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I have learned that "bush" and "rush" are pronounced differently. Is there any rule to decide between these two pronunciations for similar words?

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    The only rule that is nearly infallible is, If you don't know how to pronounce it, look it up in the dictionary. They all have their guides to pronunciation (which you have to learn) but once learned they do a good job.
    – Jim
    Jan 31, 2013 at 2:03

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English does not have a phonetic alphabet. Instead of thinking that the spellings reflect pronunciations, you need to see that words have both spellings and pronunciations, and that they are not always consistent with each other.

One reason for this is that English spelling was mostly standardized during the Middle English period of the language. Since that time, the pronunciations have changed while the spellings have stayed the same.

Another reason is that the Latin alphabet is not ideal for the sounds of English. There are 26 letters, but there are 40+ sounds - 5 or 6 vowel letters but 16-21 vowel sounds, depending on dialect; and 20 or 21 consonant letters but 24 consonant sounds. Since English does not use diacritics, we use digraphs where possible. But it's a mess.

For the most part, English speakers learn the pronunciation first, and then memorize the spelling. This is the best idea for learners too.

So, even though bush and rush are spelled similarly, their vowels are different. For most English dialects, bush has the same vowel as look, and rush has the same vowel as up.

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I can think of at least one -ush word where both pronunciations occur.

mush (meaning sloppy [food, etc.]) may be pronounced /mʌʃ/ (as rush) or /mʊʃ/ (as bush), though I suspect the first version (which is less common overall) is more likely to be encountered in Britain.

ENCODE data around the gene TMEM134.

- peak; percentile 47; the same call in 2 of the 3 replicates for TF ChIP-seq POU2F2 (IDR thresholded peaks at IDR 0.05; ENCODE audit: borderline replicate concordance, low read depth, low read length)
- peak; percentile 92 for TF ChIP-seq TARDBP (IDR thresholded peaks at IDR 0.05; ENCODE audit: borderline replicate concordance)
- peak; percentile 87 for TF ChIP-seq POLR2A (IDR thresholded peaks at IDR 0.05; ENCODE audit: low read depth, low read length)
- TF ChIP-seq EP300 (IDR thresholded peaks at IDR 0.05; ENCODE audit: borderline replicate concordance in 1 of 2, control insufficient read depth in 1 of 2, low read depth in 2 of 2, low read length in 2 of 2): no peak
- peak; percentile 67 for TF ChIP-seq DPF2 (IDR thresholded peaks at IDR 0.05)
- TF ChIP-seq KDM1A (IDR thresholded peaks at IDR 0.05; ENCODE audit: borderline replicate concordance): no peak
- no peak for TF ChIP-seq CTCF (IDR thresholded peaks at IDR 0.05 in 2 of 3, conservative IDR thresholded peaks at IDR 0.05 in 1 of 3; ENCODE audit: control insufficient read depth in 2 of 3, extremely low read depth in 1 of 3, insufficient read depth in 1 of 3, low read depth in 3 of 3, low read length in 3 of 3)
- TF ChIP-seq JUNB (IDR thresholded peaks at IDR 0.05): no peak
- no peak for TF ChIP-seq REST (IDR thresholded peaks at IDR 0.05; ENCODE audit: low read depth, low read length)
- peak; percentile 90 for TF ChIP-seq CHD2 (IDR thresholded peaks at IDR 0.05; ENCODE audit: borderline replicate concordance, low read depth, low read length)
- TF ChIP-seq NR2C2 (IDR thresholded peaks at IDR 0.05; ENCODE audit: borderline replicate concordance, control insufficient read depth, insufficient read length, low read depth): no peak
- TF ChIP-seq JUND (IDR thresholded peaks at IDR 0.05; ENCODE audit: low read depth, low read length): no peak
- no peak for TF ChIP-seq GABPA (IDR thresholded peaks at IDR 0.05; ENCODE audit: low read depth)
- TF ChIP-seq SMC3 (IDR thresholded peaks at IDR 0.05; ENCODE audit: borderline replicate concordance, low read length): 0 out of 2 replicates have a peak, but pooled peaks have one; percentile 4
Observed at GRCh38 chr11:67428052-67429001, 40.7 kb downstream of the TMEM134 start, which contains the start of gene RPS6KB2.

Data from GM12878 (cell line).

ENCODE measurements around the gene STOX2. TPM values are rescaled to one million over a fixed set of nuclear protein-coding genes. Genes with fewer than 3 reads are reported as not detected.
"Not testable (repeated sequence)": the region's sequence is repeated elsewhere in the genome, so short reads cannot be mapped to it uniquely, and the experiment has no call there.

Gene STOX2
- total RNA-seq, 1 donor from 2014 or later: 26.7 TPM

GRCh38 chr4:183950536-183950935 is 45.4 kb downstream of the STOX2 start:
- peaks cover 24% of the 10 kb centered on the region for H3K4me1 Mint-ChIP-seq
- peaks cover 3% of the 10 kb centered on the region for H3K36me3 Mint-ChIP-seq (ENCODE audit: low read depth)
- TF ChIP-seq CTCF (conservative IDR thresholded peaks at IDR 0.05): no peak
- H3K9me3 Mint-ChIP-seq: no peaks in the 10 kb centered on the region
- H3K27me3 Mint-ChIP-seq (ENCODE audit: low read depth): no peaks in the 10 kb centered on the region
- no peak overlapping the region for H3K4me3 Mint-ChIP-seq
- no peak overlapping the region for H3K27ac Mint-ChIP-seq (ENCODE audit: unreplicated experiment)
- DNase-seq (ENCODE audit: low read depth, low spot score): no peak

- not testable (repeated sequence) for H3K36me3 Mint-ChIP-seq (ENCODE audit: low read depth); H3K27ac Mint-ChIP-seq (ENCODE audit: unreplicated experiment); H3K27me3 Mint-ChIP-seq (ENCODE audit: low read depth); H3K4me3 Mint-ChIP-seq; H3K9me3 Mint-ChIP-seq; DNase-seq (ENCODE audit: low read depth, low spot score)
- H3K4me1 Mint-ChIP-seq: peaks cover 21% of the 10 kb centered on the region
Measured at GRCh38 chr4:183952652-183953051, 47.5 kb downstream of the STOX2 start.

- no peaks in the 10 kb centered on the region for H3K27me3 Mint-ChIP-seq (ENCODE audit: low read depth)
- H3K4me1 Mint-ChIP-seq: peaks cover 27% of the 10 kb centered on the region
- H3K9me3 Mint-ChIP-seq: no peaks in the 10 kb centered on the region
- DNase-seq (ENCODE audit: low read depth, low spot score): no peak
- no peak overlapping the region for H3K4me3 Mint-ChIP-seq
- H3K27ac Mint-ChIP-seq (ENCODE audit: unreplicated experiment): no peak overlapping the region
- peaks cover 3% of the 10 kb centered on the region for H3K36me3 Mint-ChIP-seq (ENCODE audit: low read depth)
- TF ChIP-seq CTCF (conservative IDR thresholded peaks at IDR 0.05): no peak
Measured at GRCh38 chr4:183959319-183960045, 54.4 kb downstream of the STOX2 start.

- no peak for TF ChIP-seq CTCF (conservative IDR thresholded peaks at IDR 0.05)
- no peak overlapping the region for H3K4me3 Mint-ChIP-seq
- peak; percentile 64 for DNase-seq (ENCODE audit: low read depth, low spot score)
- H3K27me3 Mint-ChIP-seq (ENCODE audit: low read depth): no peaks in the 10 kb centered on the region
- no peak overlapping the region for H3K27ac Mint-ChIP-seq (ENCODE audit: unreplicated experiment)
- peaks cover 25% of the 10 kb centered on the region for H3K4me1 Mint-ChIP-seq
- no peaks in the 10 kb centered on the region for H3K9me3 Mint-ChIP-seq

For other meanings (including the somewhat dated British slang face, mouth), it's always /mʌʃ/ (=push).

Regional accents also come into play. In the specific case of /ʌ/ and /ʊ/, speakers from the North of England use the second form in all words where Southerners use the former. That's why you normally hear blʌdy northerners (my SE form) bemoaning blʊdy sʊtherners (their NE form), and not vice-versa.

In short, this is just another illustration of the (incredibly awkward, I know) fact that there's no short definitive list of rules for determining pronunciation. Even native speakers occasionally make mistakes with words which they've only encountered in written rather than spoken form.

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  • Well, that's not a very good start for a new site. I don't suppose the downvoter would care to elaborate? Jan 31, 2013 at 16:42
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    Wait a sec, are you saying that in your dialect, rush rhymes with push, but that bush and push don't rhyme? (I my dialect, it's exactly the opposite: bush and push have the same vowel, rush has a different vowel.) [I'm not the downvoter, by the way]
    – Martha
    Jan 31, 2013 at 17:31
  • Not in my dialect, no. I'm saying that rush effectively rhymes with push in most Northern English dialects. It's not a matter of the two pronunciations being reversed (I don't think they ever are). Where I said "and vice versa" above, I meant that when Northerners are slagging off Southerners they call us blʊdy, but when we Southerners are slagging them off, we call them blʌdy (unless either party is deliberately mocking the other's pronunciation, which is also common). Jan 31, 2013 at 17:46

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